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Analysis: Is it true that copper is Chile’s salary?

RIO DE JANEIRO, BRAZIL – Surely more than once you have heard that old phrase that “copper is Chile’s salary.” Research was conducted on the subject to determine how true and current this statement is.


Determining the exact origin of this statement is difficult, but the National Archive of Chile hold the first records of discussions on the nationalization of copper, when then senators Eduardo Frei Montalva, Salvador Allende and Radomiro Tomic were leading the analysis and proposals.

Copper mining contributed 11.5% to the country’s GDP in 2020. (photo internet reproduction)

Tomic argued that copper represented 2/3 of Chile’s exports and was therefore considered the “backbone of the economy.” In fact, the Library of the National Congress shows that as early as 1941, the Christian Democrat referred to copper as the country’s “Aladdin’s lamp.” The idea would be consolidated with the nationalization of copper in 1971.

“From my perspective, the statement is based on the contribution of mining to the country’s economy and tax revenues,” says Professor Emilio Castillo of the University of Chile’s Mining Engineering Department.

According to the National Geology and Mining Service (Sernageomin) – through its Yearbook of Mining in Chile 2020 – mining has remained one of the country’s main economic pillars, with a 12.5% share in the national GDP in 2020. But copper’s contribution alone represents 11.2% of GDP.

In 1990, Chile produced 18% of the world’s mined copper with 1,600,000 tons; in 2004 it exceeded 5,400,000 tons; in 2018 the figure reached 5,800,000 tons. “No country has managed to grow at this rate in terms of mining output,” says Marcos Lima, director of the UC Research and Postgraduate Program in Mineral Economics, with figures evidenced in the report Producción Cobre de Mina Mundial y Chile (World and Chile Mine Copper Production), by the Chilean Copper Commission (COCHILCO).

In addition, Chile is ranked 1st in the world in copper production. According to the Mining Council, through its Updated Mining Figures report, by October 2021 the country produced close to 1/3 of global copper (28%) and holds 23% of global reserves.

For Lima, former CEO of Codelco, copper is Chile’s salary and he backs this up with three facts: “Copper contributed over US$108 billion to the State between 2000-2019, representing 13.1% of fiscal revenues for the period. Second, it is the main source of foreign exchange with more than US$45 billion each year in foreign sales, representing over 55% of Chile’s exports. And third, mining investment figures reach over US$21.44 billion, representing over 35% of the total to be invested in the 2021-25 period, according to the Capital Goods Corporation (CBC), excluding its multiplier effect on energy investments.”

However, a number of economists believe that the statement is incorrect. “I don’t like the definition of copper as Chile’s salary, because it implies that there is a whole process of economic development focused only on copper, and that is not the case. In fact, Chile’s best years of growth were a period in which the price of copper was very low, between 1986 and 1997,” says Center for Financial Studies at ESE Business School director Cecilia Cifuentes.

According to the Central Bank, when GDP is divided by economic activity, the main contributors – besides mining – are manufacturing industry, commerce and personal services.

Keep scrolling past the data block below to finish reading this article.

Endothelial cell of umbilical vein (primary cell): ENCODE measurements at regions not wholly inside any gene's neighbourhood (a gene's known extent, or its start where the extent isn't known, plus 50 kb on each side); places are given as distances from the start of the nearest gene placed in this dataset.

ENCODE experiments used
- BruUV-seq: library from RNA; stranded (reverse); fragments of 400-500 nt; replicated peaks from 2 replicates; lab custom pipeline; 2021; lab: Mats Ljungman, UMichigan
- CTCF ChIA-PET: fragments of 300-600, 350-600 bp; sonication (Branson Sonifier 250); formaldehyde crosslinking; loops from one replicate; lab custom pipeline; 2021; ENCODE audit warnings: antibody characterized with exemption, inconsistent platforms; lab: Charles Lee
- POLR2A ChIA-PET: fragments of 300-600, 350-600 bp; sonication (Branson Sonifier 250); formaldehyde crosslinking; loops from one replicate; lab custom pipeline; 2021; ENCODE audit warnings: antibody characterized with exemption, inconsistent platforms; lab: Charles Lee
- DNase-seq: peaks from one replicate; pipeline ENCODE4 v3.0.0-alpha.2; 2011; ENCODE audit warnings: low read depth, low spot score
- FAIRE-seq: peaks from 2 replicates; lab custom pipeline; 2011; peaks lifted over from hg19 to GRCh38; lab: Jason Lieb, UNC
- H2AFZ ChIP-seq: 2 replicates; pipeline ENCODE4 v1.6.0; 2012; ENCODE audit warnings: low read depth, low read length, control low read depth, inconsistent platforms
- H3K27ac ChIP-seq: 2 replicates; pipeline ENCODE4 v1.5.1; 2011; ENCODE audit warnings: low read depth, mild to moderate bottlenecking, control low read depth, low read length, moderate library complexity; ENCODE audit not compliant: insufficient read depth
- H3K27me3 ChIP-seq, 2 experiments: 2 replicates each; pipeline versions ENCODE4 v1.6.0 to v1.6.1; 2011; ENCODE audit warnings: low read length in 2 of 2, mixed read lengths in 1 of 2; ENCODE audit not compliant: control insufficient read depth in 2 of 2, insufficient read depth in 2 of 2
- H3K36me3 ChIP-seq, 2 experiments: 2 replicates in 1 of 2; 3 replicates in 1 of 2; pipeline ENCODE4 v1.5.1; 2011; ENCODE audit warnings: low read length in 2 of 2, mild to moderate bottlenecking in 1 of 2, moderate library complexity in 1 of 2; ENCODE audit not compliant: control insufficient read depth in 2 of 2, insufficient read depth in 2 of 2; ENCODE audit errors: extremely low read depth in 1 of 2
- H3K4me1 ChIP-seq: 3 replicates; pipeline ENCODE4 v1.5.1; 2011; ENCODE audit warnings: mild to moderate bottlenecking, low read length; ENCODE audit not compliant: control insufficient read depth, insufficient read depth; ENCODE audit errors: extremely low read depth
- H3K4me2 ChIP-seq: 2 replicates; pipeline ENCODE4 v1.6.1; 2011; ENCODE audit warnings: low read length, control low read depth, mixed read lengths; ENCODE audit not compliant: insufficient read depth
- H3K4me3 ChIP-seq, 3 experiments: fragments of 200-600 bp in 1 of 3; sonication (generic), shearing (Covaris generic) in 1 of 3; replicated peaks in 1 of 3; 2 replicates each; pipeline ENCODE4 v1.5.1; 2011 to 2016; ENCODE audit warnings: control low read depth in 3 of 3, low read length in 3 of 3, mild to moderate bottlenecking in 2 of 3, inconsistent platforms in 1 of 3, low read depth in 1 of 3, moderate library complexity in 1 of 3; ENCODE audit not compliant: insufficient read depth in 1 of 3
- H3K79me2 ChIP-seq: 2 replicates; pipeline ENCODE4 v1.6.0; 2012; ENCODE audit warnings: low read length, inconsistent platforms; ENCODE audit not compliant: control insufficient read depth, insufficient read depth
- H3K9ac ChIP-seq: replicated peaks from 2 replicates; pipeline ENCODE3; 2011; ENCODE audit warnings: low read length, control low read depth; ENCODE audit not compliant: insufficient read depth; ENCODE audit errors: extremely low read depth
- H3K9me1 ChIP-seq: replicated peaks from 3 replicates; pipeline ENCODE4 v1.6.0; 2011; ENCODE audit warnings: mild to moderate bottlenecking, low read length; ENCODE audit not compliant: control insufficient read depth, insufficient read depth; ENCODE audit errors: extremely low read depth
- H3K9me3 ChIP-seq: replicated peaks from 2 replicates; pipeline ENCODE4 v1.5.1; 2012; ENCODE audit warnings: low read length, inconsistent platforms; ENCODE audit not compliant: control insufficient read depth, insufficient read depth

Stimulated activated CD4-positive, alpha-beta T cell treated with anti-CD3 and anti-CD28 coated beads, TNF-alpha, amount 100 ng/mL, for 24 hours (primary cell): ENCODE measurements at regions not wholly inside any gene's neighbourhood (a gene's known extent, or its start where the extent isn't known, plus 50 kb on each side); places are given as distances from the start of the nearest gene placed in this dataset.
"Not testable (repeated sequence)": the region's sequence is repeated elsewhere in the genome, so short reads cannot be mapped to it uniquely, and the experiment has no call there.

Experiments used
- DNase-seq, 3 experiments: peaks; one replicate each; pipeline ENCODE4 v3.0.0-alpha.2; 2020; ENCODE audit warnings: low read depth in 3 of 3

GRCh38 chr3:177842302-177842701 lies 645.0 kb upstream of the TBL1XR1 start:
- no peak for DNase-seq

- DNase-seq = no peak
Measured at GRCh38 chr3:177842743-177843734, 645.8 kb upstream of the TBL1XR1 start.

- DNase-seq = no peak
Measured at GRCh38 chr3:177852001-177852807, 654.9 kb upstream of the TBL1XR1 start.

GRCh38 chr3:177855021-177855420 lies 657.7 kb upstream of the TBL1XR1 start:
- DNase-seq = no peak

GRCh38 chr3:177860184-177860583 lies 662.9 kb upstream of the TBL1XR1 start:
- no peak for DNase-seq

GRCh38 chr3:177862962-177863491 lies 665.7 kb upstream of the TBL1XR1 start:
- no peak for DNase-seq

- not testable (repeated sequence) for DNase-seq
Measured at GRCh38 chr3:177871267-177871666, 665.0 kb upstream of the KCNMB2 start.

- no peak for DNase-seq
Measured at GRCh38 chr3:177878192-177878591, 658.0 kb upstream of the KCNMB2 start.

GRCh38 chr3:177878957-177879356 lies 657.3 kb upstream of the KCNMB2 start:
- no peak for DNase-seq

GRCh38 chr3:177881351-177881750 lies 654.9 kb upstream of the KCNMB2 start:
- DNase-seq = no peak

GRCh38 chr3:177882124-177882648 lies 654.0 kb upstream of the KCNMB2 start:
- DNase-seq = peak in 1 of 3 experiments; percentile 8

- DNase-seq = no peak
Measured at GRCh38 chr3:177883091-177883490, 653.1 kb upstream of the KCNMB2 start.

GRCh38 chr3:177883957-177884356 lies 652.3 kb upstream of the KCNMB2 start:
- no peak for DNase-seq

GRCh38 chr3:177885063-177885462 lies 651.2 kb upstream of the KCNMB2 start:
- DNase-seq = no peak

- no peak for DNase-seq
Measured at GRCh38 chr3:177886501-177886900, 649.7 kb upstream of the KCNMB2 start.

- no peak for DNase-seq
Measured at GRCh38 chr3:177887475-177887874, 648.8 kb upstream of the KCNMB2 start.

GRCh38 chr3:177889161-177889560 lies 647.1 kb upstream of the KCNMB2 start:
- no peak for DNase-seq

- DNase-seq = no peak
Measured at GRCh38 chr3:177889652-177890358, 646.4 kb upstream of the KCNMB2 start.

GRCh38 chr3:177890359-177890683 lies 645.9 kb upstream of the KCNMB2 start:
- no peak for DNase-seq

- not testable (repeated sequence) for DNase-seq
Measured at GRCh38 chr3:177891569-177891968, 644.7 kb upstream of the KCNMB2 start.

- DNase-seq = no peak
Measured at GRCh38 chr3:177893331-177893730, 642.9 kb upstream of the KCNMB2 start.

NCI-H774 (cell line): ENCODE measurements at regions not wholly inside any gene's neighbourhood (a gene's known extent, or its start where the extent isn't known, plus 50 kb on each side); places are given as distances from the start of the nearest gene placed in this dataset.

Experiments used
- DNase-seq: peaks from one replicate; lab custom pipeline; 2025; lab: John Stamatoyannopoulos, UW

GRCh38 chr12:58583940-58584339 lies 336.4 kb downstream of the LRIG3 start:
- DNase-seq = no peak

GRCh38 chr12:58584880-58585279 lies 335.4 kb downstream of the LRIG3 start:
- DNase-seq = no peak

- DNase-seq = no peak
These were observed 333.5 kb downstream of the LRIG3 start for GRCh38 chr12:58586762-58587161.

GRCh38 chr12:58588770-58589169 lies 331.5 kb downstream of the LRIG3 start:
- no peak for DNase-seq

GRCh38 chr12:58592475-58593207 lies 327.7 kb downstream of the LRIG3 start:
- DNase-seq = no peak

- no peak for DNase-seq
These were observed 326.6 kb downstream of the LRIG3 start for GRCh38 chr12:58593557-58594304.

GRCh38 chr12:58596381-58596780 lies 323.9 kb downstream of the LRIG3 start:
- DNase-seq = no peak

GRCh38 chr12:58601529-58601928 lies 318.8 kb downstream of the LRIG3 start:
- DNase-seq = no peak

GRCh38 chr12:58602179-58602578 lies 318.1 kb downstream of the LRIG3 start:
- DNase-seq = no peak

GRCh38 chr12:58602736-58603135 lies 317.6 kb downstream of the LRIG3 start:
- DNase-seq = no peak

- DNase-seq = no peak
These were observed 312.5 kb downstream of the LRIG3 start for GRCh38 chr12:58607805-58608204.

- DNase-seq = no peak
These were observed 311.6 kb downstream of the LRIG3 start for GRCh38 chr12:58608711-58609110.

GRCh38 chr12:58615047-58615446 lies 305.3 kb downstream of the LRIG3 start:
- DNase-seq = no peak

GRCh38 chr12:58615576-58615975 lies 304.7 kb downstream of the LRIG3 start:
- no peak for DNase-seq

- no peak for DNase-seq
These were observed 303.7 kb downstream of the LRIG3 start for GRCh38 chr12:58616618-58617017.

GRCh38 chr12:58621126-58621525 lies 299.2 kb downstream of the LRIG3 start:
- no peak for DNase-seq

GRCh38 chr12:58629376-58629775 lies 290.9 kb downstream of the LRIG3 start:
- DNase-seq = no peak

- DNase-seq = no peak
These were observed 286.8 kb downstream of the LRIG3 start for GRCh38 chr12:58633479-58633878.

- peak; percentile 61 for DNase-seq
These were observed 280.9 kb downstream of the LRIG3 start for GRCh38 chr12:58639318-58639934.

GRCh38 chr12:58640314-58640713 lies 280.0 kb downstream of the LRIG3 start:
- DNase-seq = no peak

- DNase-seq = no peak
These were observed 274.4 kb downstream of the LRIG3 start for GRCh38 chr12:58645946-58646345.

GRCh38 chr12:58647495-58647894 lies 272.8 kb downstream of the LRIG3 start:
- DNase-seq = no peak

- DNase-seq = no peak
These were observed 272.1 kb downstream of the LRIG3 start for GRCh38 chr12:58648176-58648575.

Another relevant aspect behind the claim that mining is “Chile’s salary” is related to the level of employment it generates. The sector accounted for 9.3% of the total number of jobs as of August 2021, according to Mining Council data. This means that there are 214,000 people directly employed in mining and 545,000 indirectly. However, it is far from trade (1.6 million), manufacturing industry (830,000), and construction (756,000) according to employment data by branch of economic activity recorded by INE (National Statistics Institute).

But in certain locations its share is highly relevant. In the Antofagasta Region, for instance, it contributes 51.9% of GDP, generating 61% of direct or indirect jobs in the area.

“Chile without copper would be an extremely poor country. We would not have managed to reduce poverty from 40% to 9% in 30 years of democracy,” says Sergio Hernández, executive director of the Association of Industrial Mining Suppliers (APRIMIN) and COCHILCO’s former vice-president.


“Copper continues to be necessary and is considered one of the pillars through which society tackles climate change and Chile has the opportunity to contribute directly to the reduction of global emissions thanks to our mineral wealth,” Emilio Castillo says.

In its latest report on the role of critical minerals in clean energy transitions, the International Energy Agency highlights copper as the cornerstone of all technologies related to clean electricity, ensuring that its demand will increase sharply in order to meet the goals proposed in the Paris Agreement.

“How can energy be generated to continue living? By abandoning coal and using clean energies such as wind, solar or green carbon, which use many more minerals than carbonized energies,” Hernández adds.

According to Minería Chilena, while a common gasoline-powered vehicle uses some 24 kilograms of copper, an electric car can use between 50 and 113 kilograms. “One of the industry’s goals is to produce ‘green copper,’ that is, to minimize its carbon footprint, and to this end it has started to reduce its dependence on coal-based energy by using desalinated water,” Lima explains.

According to Mining Council figures, in 2020, large mining extractions were using 30% of seawater as a source of supply, an increase of 5% from 2019.

Source: Pauta, School of Communication Los Andes University

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